Get our newsletter delivered directly to your inbox
I have already subscribed | Do not show this message again
Your email has been successfully registered.
The African Export-Import Bank will guarantee loans totaling up to US$2 billion for AU countries to purchase the vaccines.
The Center for Disease Control and Prevention in Africa (Africa CDC) Director John Nkengasong on Thursday announced that the African Union (AU) has reserved 270 million doses of COVID-19 vaccines, 50 million of which will be provided by Pfizer and AstraZeneca and will be available between April and June
"Since the beginning of the pandemic, we have focused as a continent on collaboration and collective effort and have firmly maintained the principle of leaving no country behind," said South Africa's President Cyril Ramaphosa, who is also the current AU president.
The African Export-Import Bank (Afreximbank) will guarantee loans totaling up to US$2 billion for AU countries to purchase the vaccines. These loans could be repaid once the doses have been delivered or within five years.
This new vaccine package will complement the 600 million doses reserved for the region through the COVAX program, an international initiative led by the World Health Organization (WHO) and the Vaccine Alliance (GAVI).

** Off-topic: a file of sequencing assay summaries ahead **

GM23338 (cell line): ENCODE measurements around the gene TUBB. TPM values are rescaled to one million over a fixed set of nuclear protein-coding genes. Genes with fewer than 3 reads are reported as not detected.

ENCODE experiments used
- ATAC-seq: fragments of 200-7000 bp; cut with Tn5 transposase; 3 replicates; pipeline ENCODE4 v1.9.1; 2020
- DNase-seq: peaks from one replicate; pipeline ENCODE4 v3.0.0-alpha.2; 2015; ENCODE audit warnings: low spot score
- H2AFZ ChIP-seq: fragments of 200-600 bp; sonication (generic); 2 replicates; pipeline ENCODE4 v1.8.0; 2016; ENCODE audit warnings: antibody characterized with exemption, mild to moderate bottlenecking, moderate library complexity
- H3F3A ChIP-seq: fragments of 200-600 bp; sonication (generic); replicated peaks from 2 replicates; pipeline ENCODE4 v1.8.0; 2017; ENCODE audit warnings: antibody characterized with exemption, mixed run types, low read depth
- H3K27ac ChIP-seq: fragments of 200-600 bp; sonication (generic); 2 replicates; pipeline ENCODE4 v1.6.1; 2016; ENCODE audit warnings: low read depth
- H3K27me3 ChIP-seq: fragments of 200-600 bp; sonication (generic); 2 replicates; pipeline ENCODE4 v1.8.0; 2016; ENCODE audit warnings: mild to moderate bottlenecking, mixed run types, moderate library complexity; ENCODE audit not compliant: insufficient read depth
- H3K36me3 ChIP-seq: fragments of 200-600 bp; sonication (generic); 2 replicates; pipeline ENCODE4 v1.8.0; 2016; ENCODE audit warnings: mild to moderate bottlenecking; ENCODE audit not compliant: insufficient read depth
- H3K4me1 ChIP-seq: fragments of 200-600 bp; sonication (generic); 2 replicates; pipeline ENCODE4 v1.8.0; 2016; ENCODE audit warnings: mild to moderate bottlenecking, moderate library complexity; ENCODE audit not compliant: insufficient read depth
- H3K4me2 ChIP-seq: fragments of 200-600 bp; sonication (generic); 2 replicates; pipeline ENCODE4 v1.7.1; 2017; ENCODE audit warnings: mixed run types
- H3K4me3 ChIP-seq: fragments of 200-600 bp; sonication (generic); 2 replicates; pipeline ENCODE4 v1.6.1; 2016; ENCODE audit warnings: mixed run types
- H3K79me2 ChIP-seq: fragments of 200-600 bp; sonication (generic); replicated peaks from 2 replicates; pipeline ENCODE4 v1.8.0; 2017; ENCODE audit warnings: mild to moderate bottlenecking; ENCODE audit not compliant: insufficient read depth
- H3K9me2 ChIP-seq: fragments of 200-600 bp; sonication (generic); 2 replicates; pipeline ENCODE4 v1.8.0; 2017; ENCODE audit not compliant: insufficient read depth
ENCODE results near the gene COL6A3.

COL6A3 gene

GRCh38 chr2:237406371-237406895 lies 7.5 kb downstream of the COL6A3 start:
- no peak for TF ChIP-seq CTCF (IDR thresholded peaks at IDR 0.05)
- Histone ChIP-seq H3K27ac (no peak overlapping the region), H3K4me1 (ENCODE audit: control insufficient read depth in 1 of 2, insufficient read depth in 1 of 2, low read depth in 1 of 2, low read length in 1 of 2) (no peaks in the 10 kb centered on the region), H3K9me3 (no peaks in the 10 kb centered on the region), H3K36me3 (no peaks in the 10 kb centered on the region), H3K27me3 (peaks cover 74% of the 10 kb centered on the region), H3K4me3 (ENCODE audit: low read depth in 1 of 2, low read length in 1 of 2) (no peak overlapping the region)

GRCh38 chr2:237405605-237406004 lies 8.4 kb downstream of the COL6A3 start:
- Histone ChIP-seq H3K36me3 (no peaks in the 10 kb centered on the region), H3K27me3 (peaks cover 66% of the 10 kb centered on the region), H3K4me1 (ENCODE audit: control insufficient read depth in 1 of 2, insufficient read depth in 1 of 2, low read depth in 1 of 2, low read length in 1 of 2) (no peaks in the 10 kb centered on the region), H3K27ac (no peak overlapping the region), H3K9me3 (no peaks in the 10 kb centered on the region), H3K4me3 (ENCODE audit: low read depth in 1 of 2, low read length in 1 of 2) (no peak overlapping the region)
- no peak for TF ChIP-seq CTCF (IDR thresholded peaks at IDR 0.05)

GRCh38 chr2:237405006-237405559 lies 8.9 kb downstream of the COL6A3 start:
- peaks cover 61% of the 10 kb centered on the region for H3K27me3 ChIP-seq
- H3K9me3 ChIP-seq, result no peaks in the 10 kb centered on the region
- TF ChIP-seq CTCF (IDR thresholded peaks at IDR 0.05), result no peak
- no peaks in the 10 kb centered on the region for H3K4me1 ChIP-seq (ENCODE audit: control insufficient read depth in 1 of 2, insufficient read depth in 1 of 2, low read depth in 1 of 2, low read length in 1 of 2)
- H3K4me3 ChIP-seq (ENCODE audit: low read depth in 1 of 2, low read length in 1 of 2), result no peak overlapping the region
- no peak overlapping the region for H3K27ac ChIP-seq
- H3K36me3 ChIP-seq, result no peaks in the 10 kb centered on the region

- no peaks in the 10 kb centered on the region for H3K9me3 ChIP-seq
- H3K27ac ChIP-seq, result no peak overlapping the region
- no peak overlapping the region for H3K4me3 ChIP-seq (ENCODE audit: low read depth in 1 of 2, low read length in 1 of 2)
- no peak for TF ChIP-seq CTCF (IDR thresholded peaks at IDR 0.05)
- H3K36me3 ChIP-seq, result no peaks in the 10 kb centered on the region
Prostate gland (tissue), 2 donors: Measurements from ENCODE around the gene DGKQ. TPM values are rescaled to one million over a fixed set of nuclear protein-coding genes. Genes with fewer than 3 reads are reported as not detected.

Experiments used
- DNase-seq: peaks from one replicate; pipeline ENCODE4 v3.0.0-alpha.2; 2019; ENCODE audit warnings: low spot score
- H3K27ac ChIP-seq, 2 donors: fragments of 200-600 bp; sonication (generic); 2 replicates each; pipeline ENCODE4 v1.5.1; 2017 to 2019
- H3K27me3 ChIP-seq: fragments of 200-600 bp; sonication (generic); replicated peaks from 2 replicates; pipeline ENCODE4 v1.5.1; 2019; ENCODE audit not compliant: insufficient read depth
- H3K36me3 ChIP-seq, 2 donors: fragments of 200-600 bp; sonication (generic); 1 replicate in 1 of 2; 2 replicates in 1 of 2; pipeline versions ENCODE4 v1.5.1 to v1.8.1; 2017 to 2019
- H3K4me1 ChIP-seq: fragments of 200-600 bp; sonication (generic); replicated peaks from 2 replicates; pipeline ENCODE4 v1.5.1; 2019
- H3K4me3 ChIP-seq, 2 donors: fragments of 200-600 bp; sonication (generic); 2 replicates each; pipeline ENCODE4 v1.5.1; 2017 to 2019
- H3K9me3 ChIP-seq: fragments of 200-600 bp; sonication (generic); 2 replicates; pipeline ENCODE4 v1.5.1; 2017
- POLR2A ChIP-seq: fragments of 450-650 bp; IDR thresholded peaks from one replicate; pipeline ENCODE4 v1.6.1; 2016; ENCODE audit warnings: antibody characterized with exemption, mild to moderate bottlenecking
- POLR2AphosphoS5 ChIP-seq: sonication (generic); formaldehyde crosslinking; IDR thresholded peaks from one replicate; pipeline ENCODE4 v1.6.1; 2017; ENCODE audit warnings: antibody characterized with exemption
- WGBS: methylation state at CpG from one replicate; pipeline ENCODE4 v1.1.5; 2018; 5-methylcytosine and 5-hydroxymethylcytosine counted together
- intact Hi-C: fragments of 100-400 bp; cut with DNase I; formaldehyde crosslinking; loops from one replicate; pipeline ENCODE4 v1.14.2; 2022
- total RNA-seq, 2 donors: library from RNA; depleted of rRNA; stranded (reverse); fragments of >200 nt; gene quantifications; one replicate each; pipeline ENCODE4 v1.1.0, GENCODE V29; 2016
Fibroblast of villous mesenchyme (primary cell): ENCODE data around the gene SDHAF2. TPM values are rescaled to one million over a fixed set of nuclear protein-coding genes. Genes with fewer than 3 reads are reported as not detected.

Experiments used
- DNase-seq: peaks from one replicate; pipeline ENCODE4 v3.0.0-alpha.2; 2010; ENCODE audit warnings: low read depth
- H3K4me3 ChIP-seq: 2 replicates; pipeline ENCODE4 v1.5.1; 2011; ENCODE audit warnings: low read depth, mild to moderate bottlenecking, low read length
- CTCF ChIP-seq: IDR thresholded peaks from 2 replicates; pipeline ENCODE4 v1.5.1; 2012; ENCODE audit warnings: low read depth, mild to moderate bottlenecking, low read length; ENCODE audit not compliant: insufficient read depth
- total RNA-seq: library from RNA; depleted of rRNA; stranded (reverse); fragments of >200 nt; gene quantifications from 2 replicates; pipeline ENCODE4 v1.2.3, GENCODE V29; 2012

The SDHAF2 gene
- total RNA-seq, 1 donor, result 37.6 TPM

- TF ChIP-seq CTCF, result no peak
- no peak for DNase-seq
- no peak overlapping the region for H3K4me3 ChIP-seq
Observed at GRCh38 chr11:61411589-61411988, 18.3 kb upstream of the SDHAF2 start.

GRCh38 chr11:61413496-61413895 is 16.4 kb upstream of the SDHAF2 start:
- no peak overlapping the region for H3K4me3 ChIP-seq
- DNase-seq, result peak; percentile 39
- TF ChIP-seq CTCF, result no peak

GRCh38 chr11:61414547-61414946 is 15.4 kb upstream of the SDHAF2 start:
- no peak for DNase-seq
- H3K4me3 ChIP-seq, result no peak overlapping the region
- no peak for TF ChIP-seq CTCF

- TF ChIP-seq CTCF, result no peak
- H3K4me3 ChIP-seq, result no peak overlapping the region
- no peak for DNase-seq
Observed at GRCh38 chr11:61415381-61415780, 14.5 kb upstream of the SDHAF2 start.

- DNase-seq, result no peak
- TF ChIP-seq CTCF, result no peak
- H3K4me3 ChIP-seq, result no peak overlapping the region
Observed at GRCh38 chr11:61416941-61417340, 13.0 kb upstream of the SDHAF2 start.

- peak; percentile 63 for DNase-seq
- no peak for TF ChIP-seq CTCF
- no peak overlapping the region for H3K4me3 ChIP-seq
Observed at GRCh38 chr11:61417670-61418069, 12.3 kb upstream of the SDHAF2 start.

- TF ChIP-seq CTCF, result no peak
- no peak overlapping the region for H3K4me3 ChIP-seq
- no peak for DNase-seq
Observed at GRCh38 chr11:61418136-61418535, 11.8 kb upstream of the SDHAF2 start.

By 2030, 375 million young people in Africa will reach working age—a population equivalent to the combined populations of Canada and the United States. Just two years ago, the International Labor Organization reported that 160.8 million youth in emerging and developing countries pic.twitter.com/C47bZs0LUJ
Although Nkengasong acknowledged that 270 million doses are not enough for the entire continent, he said it is "a good start," adding that the acquisition of the Russian Sputnik V vaccine is a possibility under analysis.
Africa is facing a second, more aggressive wave of contagion. With the impossibility of confining millions of citizens, the chances of success in the fight against COVID-19 depend on a massive and rapid distribution of the vaccines to achieve herd immunity.
"Africa as a whole will need 1.5 billion doses to immunize the target of 60 percent of its population," Ramaphosa recalled, as reported by AllAfrica.